Saturday, August 22, 2009

What I (do I ) Do?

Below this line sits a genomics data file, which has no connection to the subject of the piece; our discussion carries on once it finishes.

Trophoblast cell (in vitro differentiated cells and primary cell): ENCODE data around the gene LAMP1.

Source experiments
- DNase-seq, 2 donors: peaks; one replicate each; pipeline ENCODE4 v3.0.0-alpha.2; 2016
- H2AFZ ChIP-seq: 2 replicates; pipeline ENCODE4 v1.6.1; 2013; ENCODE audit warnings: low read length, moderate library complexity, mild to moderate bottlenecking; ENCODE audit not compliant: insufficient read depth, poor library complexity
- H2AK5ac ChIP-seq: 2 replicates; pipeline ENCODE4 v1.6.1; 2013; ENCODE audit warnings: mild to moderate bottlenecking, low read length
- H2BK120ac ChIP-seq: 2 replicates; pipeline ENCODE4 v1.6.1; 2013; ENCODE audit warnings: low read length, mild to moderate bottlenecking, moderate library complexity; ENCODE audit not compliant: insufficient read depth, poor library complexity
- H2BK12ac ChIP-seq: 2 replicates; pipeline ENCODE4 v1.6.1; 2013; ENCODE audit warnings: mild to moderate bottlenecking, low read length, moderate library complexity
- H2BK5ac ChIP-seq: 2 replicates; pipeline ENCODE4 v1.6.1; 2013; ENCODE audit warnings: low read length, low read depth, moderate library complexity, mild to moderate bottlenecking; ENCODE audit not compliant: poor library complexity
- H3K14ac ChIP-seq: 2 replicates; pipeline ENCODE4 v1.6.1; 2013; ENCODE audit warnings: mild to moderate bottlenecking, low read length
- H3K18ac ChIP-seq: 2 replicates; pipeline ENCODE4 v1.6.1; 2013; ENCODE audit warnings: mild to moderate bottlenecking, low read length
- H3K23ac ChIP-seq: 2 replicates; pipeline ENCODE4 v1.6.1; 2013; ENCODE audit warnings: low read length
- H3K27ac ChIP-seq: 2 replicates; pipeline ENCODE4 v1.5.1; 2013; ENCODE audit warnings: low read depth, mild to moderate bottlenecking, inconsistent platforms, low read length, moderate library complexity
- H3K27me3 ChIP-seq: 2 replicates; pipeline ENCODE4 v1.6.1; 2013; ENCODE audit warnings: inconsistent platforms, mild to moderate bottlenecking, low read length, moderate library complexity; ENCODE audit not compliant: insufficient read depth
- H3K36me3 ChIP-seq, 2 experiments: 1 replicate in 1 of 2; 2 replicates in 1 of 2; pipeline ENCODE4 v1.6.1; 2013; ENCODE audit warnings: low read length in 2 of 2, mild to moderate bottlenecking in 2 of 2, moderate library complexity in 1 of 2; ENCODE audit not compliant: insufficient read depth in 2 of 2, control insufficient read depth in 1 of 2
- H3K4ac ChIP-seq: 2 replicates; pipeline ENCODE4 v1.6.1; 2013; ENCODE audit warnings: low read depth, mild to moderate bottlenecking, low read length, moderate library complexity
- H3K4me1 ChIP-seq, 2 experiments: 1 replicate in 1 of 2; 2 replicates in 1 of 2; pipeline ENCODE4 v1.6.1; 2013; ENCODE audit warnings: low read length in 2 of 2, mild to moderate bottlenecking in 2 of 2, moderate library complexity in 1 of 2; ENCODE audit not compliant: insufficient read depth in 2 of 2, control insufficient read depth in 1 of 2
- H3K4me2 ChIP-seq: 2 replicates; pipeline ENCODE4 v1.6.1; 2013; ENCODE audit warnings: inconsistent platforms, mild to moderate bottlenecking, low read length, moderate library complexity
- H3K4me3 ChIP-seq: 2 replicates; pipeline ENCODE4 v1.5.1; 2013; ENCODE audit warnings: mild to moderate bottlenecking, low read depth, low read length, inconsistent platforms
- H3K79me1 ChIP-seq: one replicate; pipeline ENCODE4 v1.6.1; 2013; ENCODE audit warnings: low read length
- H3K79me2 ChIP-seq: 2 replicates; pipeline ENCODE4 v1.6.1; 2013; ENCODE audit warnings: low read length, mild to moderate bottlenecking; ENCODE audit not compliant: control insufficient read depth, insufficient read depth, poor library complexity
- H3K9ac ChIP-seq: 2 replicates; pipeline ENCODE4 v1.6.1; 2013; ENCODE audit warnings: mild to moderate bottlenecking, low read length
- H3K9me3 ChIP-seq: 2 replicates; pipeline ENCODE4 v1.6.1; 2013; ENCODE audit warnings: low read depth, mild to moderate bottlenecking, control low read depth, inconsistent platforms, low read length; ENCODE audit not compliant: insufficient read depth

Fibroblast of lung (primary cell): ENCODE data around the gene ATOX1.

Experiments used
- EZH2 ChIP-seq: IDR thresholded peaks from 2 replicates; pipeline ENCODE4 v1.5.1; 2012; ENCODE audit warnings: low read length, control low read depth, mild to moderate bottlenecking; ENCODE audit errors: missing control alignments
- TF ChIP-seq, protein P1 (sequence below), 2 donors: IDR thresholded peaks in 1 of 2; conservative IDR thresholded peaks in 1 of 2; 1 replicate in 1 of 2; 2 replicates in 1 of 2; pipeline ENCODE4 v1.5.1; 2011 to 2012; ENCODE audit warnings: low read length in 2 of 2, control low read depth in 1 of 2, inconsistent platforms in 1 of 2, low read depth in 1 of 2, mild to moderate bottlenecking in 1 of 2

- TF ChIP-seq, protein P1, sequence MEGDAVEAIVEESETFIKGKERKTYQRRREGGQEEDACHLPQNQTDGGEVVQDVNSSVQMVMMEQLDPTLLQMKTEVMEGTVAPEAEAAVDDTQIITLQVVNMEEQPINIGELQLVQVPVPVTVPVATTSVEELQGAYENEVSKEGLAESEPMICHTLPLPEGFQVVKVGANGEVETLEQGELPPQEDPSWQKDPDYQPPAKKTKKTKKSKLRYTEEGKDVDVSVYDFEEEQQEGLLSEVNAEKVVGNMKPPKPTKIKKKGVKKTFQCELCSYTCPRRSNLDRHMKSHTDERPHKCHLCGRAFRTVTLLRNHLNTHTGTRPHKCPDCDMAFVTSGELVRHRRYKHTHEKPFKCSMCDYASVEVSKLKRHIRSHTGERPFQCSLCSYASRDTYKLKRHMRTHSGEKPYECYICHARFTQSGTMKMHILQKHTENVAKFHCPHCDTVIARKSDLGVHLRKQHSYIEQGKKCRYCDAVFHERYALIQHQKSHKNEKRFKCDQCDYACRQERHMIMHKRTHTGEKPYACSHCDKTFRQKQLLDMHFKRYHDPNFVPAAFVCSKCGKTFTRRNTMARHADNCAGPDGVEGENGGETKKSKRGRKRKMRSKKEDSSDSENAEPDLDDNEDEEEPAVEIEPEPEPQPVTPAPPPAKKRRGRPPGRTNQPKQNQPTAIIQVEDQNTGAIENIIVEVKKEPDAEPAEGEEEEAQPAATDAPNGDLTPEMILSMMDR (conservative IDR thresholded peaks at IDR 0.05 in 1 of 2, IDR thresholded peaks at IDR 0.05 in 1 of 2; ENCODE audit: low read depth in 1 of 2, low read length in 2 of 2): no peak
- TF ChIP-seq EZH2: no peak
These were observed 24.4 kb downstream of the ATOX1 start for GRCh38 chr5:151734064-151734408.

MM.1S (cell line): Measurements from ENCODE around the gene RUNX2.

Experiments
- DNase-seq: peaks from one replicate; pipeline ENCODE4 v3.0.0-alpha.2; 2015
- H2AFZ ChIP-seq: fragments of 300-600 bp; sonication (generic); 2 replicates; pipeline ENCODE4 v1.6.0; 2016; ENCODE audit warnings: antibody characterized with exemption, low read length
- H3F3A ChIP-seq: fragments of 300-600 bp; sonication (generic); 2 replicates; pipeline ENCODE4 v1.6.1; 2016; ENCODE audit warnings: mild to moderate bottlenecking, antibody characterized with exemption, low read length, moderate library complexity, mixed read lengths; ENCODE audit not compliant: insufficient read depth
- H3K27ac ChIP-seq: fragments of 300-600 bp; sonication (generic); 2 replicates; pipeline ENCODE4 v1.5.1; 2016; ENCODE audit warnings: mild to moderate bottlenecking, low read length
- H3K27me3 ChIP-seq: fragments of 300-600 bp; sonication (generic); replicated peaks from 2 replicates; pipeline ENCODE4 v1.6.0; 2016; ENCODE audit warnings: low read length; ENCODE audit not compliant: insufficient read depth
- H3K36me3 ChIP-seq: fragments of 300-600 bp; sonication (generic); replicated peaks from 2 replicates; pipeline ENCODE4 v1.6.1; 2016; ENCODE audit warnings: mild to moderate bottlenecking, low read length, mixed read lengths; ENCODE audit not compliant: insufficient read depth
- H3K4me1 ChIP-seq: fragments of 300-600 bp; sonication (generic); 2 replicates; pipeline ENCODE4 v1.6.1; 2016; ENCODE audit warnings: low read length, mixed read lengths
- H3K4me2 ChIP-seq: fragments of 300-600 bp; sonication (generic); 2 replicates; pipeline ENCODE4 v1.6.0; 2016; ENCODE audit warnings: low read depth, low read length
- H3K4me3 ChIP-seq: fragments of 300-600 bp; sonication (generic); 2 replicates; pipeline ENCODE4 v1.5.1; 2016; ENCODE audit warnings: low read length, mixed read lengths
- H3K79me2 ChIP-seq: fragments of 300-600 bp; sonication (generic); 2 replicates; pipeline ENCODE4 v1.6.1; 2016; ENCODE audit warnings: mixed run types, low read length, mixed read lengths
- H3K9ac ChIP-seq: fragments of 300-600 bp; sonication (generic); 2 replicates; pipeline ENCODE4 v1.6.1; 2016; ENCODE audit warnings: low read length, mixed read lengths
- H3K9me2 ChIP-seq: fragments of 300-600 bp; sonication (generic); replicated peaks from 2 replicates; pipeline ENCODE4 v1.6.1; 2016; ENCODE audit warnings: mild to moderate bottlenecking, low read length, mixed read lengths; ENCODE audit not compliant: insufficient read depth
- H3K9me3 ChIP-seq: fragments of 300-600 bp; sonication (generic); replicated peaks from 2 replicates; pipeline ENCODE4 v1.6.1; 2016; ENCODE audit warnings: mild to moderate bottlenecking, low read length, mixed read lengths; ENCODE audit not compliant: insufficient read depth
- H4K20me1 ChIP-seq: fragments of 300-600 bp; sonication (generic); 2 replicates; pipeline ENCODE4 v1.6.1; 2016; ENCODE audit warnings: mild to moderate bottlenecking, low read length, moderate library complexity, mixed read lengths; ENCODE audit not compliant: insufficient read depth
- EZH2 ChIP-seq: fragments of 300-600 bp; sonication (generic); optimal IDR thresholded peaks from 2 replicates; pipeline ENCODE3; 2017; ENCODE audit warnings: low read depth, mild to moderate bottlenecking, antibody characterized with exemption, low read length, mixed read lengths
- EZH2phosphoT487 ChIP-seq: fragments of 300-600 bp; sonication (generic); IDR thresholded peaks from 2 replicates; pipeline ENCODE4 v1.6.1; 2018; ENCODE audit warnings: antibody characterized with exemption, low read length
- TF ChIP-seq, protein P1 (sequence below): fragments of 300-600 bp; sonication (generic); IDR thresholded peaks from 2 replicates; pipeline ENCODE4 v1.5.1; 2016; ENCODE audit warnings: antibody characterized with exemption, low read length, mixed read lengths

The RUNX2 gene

November 10 marks the 5th full year I have been employed as a Speech Therapist working at the same elementary school. My drive to work is a very peaceful and uplifting part of my routine. I used to take the congested Taylor Road route but a year ago started cutting through Bell Road/Montecello and on the way I notice green pastures, ponds, and even buffalo... if you are familiar with Montgomery you know the house I am talking about. There is this one house that seems to have never been inhabited that sits back off of the road that I drive past and think is my dream house. It is two story, gray siding, wrap around porch, wooded back yard, long driveway. There is just something about this house that is perfect to me. In town yet secluded. On cool mornings I put the sunroof down and listen to NPR while I sip my coffee and drive 45 thinking "what a beautiful morning." Once I am at school I dig through my purse for my classroom keys and walk up the sidewalk, say hello to the bus drivers and crosswalk guards and head inside where I am washed over with the aroma of waffles and syrup. On the way to my room I watch tiny students bobble down the hallway with their huge backpacks as they pull their pencils out of their pockets to show their friends - new sharpened pencils can be a symbol of status when you are five. My room is always 70 degrees and smells like apple cinnamon. I check my email first, heat up my oatmeal, and start shuffling through the day's progress notes of who is coming in and what we will be working on. A lot of times my lesson does not match up completely with what is on the IEP because my students' needs are so much greater than single phonemes. I teach of lot of syntax, basic concepts, and pragmatics. Reading and listening comprehension, turn taking, and conversational skills are big targets in my classroom. I have never given out candy as rewards. Stickers and certificates mean more to the kids and aren't as bad for their teeth. If a student is really good and returns his homework he might earn a turn on the computer playing a language based game on a website called Grammar Crackers. I have friends at work too. There are a handful of ladies that I can talk to about babies, church, weight loss and gain, other students, and plans for an upcoming holiday. In between sessions I'll give Nick a call and ask how his day is going - who is he eating lunch with, how did his meeting go, what comes on T.V. that night...